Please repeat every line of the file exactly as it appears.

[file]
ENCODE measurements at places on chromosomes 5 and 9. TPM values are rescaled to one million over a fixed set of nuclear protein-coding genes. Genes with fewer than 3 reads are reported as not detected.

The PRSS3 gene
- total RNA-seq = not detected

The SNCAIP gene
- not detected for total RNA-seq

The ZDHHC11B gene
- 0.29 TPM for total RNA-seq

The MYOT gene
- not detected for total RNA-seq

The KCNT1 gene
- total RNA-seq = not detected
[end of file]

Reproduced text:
ENCODE measurements at places on chromosomes 5 and 9. TPM values are rescaled to one million over a fixed set of nuclear protein-coding genes. Genes with fewer than 3 reads are reported as not detected.

The PRSS3 gene
- total RNA-seq = not detected

The SNCAIP gene
- not detected for total RNA-seq

The ZDHHC11B gene
- 0.29 TPM for total RNA-seq

The MYOT gene
- not detected for total RNA-seq

The KCNT1 gene
- total RNA-seq = not detected